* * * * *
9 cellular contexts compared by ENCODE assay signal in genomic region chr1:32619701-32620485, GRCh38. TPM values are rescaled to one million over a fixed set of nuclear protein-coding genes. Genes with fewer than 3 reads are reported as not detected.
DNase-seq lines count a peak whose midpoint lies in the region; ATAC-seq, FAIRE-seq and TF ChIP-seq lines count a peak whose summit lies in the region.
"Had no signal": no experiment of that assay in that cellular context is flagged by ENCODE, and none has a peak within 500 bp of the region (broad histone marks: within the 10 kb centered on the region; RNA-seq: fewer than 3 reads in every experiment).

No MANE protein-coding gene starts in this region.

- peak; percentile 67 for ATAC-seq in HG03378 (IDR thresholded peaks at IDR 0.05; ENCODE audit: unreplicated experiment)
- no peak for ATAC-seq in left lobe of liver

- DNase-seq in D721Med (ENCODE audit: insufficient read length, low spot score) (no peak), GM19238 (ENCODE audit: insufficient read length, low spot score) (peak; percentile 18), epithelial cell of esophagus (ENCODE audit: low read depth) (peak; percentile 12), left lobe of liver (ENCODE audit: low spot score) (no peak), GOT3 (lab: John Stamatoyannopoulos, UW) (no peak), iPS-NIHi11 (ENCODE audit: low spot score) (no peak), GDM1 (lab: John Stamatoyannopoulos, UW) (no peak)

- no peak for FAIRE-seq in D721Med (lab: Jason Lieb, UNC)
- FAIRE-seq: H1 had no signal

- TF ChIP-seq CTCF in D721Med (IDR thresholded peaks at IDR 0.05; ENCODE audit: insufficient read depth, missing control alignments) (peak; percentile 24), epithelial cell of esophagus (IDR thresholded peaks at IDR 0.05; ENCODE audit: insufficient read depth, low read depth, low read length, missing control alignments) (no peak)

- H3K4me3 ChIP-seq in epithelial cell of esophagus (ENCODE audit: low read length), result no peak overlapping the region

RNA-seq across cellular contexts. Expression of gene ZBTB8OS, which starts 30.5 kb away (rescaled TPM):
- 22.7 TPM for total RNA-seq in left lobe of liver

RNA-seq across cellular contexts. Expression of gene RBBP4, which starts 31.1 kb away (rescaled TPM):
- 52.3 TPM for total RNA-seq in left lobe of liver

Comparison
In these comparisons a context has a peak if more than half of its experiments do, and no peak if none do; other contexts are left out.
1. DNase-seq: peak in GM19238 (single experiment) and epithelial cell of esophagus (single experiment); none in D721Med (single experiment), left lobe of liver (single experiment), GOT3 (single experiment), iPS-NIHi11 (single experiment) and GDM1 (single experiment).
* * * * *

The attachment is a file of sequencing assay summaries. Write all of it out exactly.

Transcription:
9 cellular contexts compared by ENCODE assay signal in genomic region chr1:32619701-32620485, GRCh38. TPM values are rescaled to one million over a fixed set of nuclear protein-coding genes. Genes with fewer than 3 reads are reported as not detected.
DNase-seq lines count a peak whose midpoint lies in the region; ATAC-seq, FAIRE-seq and TF ChIP-seq lines count a peak whose summit lies in the region.
"Had no signal": no experiment of that assay in that cellular context is flagged by ENCODE, and none has a peak within 500 bp of the region (broad histone marks: within the 10 kb centered on the region; RNA-seq: fewer than 3 reads in every experiment).

No MANE protein-coding gene starts in this region.

- peak; percentile 67 for ATAC-seq in HG03378 (IDR thresholded peaks at IDR 0.05; ENCODE audit: unreplicated experiment)
- no peak for ATAC-seq in left lobe of liver

- DNase-seq in D721Med (ENCODE audit: insufficient read length, low spot score) (no peak), GM19238 (ENCODE audit: insufficient read length, low spot score) (peak; percentile 18), epithelial cell of esophagus (ENCODE audit: low read depth) (peak; percentile 12), left lobe of liver (ENCODE audit: low spot score) (no peak), GOT3 (lab: John Stamatoyannopoulos, UW) (no peak), iPS-NIHi11 (ENCODE audit: low spot score) (no peak), GDM1 (lab: John Stamatoyannopoulos, UW) (no peak)

- no peak for FAIRE-seq in D721Med (lab: Jason Lieb, UNC)
- FAIRE-seq: H1 had no signal

- TF ChIP-seq CTCF in D721Med (IDR thresholded peaks at IDR 0.05; ENCODE audit: insufficient read depth, missing control alignments) (peak; percentile 24), epithelial cell of esophagus (IDR thresholded peaks at IDR 0.05; ENCODE audit: insufficient read depth, low read depth, low read length, missing control alignments) (no peak)

- H3K4me3 ChIP-seq in epithelial cell of esophagus (ENCODE audit: low read length), result no peak overlapping the region

RNA-seq across cellular contexts. Expression of gene ZBTB8OS, which starts 30.5 kb away (rescaled TPM):
- 22.7 TPM for total RNA-seq in left lobe of liver

RNA-seq across cellular contexts. Expression of gene RBBP4, which starts 31.1 kb away (rescaled TPM):
- 52.3 TPM for total RNA-seq in left lobe of liver

Comparison
In these comparisons a context has a peak if more than half of its experiments do, and no peak if none do; other contexts are left out.
1. DNase-seq: peak in GM19238 (single experiment) and epithelial cell of esophagus (single experiment); none in D721Med (single experiment), left lobe of liver (single experiment), GOT3 (single experiment), iPS-NIHi11 (single experiment) and GDM1 (single experiment).